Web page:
- Gradient descent
- Advanced optimization algorithms

- To minimize a cost function we just write code which computes the following
**J(Ɵ)**- i.e. the cost function itself!
- Use the formula above to calculate this value, so we've done that

**Partial derivative terms**- So now we need some way to do that
- This is not trivial! Ɵ is indexed in three dimensions because we have separate parameter values for each node in each layer going to each node in the following layer
- i.e. each layer has a Ɵ matrix associated with it!
- We want to calculate the partial derivative Ɵ with respect to a single parameter

- We want to calculate the partial derivative Ɵ with respect to a single parameter

- Remember that the partial derivative term we calculate above is a REAL number (not a vector or a matrix)
- Ɵ is the input parameters
- Ɵ
^{1}is the matrix of weights which define the function mapping from layer 1 to layer 2 - Ɵ
_{10}^{1}is the real number parameter which you multiply the bias unit (i.e. 1) with for the bias unit input into the first unit in the second layer - Ɵ
_{11}^{1}is the real number parameter which you multiply the first (real) unit with for the first input into the first unit in the second layer - Ɵ
_{21}^{1}is the real number parameter which you multiply the first (real) unit with for the first input into the second unit in the second layer - As discussed, Ɵ
_{ij}^{l}i- i here represents the unit in layer l+1 you're mapping to (destination node)
- j is the unit in layer l you're mapping from (origin node)
- l is the layer your mapping from (to layer l+1) (origin layer)
- NB
*The terms destination node, origin node and origin layer are terms I've made up!*

- Ɵ

- Ɵ is the input parameters
- So - this partial derivative term is
- The partial derivative of a 3-way indexed dataset with respect to a real number (which is one of the values in that dataset)

- So now we need some way to do that

**Gradient computation**- One training example
- Imagine we just have a single pair (x,y) - entire training set
- How would we deal with this example?
- The forward propagation algorithm operates as follows
**Layer 1**- a
^{1}= x - z
^{2}= Ɵ^{1}a^{1}

- a
**Layer 2**- a
^{2}= g(z^{2}) (add a_{0}^{2}) - z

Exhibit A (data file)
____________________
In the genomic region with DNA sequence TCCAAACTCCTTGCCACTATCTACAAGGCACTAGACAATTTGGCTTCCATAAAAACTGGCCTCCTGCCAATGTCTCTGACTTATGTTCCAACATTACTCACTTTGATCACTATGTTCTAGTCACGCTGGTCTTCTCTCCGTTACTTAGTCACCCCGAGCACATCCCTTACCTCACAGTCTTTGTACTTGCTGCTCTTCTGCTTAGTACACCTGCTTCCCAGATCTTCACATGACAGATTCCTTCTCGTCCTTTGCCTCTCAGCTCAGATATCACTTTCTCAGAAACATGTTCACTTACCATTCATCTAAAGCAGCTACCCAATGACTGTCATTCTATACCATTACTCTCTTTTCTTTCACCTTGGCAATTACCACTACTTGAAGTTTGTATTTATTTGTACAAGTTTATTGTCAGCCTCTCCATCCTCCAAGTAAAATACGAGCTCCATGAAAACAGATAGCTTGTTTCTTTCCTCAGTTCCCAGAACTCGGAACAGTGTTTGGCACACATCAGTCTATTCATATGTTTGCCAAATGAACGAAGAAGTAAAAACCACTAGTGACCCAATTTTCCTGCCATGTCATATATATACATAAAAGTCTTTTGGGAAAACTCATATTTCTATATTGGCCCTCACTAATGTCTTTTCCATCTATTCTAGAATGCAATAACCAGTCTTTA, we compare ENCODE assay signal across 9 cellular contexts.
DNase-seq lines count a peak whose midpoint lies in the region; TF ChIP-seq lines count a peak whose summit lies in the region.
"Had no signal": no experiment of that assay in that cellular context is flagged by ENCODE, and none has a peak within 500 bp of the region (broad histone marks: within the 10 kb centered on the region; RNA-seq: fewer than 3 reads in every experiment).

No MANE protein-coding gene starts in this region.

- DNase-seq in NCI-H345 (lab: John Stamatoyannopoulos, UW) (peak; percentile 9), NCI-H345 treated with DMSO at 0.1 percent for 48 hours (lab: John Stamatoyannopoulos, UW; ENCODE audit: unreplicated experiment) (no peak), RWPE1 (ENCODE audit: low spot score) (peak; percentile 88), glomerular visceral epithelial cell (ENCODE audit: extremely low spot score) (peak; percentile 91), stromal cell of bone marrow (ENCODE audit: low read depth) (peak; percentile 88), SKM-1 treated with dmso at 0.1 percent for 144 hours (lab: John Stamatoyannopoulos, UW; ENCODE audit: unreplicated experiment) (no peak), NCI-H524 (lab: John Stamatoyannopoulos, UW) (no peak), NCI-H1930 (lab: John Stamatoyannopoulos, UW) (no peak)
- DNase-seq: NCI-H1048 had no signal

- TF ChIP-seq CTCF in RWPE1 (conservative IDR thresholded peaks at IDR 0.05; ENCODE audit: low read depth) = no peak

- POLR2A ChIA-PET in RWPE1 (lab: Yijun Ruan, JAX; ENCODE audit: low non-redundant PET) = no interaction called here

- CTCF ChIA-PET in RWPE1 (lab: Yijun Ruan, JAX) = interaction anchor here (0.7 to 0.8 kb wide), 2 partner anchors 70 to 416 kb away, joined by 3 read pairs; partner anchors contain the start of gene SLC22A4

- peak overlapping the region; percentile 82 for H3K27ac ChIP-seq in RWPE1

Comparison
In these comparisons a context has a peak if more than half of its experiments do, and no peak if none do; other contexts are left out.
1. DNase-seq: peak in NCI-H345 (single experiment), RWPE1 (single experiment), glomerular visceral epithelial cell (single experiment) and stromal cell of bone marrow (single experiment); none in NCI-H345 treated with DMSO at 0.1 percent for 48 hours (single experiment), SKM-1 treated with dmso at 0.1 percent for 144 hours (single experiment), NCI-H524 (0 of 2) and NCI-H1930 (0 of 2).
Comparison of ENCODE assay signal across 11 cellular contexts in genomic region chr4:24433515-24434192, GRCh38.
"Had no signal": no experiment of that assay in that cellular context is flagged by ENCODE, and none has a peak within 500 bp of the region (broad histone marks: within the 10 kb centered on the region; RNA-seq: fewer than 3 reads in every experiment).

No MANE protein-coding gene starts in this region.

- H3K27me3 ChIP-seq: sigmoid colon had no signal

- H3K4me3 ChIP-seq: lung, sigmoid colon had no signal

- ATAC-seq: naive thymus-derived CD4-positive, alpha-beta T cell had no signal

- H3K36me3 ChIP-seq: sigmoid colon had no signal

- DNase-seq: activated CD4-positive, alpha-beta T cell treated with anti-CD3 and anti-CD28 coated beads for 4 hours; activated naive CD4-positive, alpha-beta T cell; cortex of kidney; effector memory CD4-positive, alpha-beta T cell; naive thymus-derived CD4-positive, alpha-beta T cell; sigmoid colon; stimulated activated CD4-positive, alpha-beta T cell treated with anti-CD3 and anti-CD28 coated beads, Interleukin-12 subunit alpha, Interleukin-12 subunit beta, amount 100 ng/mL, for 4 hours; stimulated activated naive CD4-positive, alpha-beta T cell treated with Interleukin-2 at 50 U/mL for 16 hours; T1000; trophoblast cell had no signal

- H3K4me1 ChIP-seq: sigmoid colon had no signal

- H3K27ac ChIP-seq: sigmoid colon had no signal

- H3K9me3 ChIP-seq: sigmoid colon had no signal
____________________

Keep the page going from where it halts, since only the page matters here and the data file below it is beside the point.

^{3}= Ɵ^{2}a^{2}

- a
**Layer 3**- a
^{3}= g(z^{3}) (add a_{0}^{3}) - z
^{4}= Ɵ^{3}a^{3}

- a
**Output**- a
^{4}= h_{Ɵ}(x) = g(z^{4})

- a

- This is the vectorized implementation of forward propagation
- Lets compute activation values sequentially (below just re-iterates what we had above!)

- This is the vectorized implementation of forward propagation

- Use it to compute the partial derivatives
- Before we dive into the mechanics, let's get an idea regarding the intuition of the algorithm
- For each node we can calculate (δ
_{j}^{l}) - this is**the error of node j in layer l**- If we remember, a
_{j}^{l}is the activation of node j in layer l - Remember the activation is a totally calculated value, so we'd expect there to be some error compared to the "real" value
- The delta term captures this error
- But the problem here is, "what is this 'real' value, and how do we calculate it?!"
- The NN is a totally artificial construct
- The only "real" value we have is our actual classification (our y value) - so that's where we start

- If we remember, a

- For each node we can calculate (δ
- If we use our example and look at the fourth (output) layer, we can first calculate
- δ
_{j}^{4 }= a_{j}^{4 }- y_{j}- [Activation of the unit] - [the actual value observed in the training example]
- We could also write a
_{j}^{4 }as h_{Ɵ}(x)_{j}- Although I'm not sure why we would?

- This is an individual example implementation

- δ
- Instead of focussing on each node, let's think about this as a vectorized problem
- δ
^{4 }= a^{4 }- y- So here δ
^{4 }is the vector of errors for the 4th layer - a
^{4 }is the vector of activation values for the 4th layer

- So here δ

- δ
- With δ
^{4 }calculated, we can determine the error terms for the other layers as follows; - Taking a second to break this down
- Ɵ
^{3 }is the vector of parameters for the 3->4 layer mapping - δ
^{4 }is (as calculated) the error vector for the 4th layer - g'(z
^{3}) is the first derivative of the activation function g evaluated by the input values given by z^{3 }- You can do the calculus if you want (...), but when you calculate this derivative you get
- g'(z
^{3}) = a^{3 }**. ***(1 - a^{3})

- So, more easily
- δ
^{3 }= (Ɵ^{3})^{T }δ^{4 }**. *****(a**^{3 }**. *****(1 -**a^{3}))

- δ
**. ***is the element wise multiplication between the two vectors- Why element wise? Because this is essentially an extension of individual values in a vectorized implementation, so element wise multiplication gives that effect
- We highlighted it just in case you think it's a typo!

- Ɵ

- And if we take a second to consider the vector dimensionality (with our example above [3-5-5-4])
- Ɵ